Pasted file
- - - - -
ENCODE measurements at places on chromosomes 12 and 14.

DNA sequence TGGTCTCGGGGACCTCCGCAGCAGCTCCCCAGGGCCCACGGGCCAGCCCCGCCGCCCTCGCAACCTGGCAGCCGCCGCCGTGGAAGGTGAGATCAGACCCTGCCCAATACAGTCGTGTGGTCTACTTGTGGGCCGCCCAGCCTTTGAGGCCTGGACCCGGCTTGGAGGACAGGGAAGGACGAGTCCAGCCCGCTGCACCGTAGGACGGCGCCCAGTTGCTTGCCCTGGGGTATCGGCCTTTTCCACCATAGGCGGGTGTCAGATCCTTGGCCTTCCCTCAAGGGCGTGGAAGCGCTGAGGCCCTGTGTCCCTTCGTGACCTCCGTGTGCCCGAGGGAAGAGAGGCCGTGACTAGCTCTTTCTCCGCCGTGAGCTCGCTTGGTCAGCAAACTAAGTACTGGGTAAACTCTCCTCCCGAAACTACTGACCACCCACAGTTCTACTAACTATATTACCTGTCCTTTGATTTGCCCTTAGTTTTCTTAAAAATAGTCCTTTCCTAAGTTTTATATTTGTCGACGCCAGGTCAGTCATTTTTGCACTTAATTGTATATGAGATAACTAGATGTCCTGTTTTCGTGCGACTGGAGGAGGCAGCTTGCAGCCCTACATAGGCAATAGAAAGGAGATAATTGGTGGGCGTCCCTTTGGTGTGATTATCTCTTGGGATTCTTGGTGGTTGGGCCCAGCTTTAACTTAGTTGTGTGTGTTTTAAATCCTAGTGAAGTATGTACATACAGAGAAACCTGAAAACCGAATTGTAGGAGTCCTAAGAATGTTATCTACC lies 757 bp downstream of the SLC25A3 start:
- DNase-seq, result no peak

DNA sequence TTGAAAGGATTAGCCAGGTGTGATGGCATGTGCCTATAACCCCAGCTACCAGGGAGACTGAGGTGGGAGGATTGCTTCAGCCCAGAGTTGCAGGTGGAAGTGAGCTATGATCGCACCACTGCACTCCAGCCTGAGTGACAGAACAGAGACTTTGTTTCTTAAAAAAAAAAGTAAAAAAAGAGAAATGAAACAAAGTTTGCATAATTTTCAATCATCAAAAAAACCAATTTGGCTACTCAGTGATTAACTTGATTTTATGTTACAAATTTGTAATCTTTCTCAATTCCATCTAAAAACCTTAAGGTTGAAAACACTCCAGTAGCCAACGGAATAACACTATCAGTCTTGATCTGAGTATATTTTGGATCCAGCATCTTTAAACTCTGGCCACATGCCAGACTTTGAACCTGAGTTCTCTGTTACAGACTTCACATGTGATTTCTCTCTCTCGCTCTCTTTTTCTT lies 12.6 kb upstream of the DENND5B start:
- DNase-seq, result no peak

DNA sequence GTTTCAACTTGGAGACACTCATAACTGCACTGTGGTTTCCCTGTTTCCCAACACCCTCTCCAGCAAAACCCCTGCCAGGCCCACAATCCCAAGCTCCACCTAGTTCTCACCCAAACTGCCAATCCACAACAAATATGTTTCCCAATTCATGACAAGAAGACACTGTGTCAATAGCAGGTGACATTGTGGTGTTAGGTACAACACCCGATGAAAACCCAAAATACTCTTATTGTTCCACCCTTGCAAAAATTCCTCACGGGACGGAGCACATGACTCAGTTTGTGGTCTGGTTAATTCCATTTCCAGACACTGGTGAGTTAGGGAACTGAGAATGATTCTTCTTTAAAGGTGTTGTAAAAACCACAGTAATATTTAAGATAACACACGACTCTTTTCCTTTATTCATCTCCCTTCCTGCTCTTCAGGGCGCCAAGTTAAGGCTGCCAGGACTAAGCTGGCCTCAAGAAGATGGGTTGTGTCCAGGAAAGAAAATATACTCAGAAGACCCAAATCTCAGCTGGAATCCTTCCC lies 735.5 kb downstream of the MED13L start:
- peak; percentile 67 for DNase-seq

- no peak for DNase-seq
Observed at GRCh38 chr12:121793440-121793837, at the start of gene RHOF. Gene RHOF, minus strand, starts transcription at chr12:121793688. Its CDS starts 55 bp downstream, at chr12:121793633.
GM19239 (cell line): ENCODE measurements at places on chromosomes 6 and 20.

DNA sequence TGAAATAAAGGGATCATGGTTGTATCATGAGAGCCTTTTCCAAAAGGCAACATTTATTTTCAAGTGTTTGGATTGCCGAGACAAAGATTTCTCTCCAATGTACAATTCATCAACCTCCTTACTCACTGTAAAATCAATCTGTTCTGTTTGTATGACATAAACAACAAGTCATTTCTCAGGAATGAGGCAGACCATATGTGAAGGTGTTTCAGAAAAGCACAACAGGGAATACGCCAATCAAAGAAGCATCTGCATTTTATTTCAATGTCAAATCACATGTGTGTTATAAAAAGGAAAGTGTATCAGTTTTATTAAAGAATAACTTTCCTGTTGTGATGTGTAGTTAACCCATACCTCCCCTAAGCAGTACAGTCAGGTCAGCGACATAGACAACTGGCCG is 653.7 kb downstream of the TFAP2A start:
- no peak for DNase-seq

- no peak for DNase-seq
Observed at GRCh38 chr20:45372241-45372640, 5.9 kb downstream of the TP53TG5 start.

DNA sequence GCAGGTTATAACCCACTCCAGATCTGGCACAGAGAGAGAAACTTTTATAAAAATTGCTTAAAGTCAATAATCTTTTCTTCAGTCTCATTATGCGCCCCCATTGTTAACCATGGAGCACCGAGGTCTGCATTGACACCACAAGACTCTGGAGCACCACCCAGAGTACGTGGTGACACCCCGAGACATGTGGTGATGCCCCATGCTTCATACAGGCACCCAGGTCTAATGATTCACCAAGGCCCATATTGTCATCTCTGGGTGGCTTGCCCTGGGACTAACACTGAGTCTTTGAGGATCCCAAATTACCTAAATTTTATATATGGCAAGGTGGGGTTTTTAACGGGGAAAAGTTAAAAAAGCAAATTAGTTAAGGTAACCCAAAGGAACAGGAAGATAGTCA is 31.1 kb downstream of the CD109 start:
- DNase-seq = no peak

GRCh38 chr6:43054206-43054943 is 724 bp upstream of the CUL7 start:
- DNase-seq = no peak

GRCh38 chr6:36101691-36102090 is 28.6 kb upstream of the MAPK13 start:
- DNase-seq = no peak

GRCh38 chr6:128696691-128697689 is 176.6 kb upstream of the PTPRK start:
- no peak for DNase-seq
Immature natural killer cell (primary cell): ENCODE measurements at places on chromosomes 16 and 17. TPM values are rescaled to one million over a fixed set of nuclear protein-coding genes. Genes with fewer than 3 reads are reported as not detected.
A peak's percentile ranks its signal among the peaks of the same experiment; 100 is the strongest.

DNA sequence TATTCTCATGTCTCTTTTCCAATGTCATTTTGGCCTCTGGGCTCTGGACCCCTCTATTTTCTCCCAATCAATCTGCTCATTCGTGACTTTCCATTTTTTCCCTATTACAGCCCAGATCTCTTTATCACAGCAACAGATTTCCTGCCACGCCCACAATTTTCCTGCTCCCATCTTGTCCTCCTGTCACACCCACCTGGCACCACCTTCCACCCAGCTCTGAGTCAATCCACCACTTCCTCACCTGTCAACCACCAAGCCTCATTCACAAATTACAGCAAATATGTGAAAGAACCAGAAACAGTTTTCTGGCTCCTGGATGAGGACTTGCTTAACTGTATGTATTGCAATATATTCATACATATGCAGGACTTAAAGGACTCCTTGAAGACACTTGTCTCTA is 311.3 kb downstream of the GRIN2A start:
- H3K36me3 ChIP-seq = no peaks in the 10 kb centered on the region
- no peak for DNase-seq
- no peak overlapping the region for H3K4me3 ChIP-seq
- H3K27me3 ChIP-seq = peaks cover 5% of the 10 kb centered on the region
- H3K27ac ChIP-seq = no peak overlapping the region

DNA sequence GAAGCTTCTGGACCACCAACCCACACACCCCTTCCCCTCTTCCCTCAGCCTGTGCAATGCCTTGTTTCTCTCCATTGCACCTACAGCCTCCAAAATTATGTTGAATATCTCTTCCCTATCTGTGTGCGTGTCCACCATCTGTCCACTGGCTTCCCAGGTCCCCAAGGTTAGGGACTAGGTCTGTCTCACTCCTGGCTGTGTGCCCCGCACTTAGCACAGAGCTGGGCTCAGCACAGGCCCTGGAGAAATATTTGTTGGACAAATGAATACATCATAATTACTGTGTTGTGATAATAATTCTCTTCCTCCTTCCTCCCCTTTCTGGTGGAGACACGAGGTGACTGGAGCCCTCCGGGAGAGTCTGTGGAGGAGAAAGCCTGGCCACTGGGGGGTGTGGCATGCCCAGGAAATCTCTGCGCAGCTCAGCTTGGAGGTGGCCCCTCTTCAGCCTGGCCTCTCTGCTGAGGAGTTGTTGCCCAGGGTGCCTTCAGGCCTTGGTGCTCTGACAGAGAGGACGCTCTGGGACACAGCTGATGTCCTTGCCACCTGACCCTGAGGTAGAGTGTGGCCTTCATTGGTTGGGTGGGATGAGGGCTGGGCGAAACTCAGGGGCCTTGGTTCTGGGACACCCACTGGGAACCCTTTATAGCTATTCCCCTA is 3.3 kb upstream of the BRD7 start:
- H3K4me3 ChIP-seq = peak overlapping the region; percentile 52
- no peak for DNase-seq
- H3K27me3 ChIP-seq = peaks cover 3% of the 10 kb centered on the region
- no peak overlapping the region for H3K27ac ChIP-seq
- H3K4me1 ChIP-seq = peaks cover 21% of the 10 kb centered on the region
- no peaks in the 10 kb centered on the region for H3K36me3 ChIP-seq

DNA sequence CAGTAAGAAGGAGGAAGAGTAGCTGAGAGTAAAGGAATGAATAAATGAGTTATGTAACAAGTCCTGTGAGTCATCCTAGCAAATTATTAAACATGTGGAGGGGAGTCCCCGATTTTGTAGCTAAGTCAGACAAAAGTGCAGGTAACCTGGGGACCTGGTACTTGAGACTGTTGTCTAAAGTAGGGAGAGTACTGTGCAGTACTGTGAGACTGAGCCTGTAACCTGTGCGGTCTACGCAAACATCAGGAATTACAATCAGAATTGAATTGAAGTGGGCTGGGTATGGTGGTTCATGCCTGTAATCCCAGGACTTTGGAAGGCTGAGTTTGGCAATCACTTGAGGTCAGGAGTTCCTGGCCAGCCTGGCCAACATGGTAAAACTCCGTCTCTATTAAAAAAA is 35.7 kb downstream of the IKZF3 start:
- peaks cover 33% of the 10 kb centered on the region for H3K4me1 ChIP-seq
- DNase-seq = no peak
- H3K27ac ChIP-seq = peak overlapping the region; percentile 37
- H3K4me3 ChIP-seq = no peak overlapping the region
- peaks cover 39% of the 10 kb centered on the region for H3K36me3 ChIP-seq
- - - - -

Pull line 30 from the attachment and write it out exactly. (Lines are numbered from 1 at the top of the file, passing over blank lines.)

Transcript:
- H3K27ac ChIP-seq = no peak overlapping the region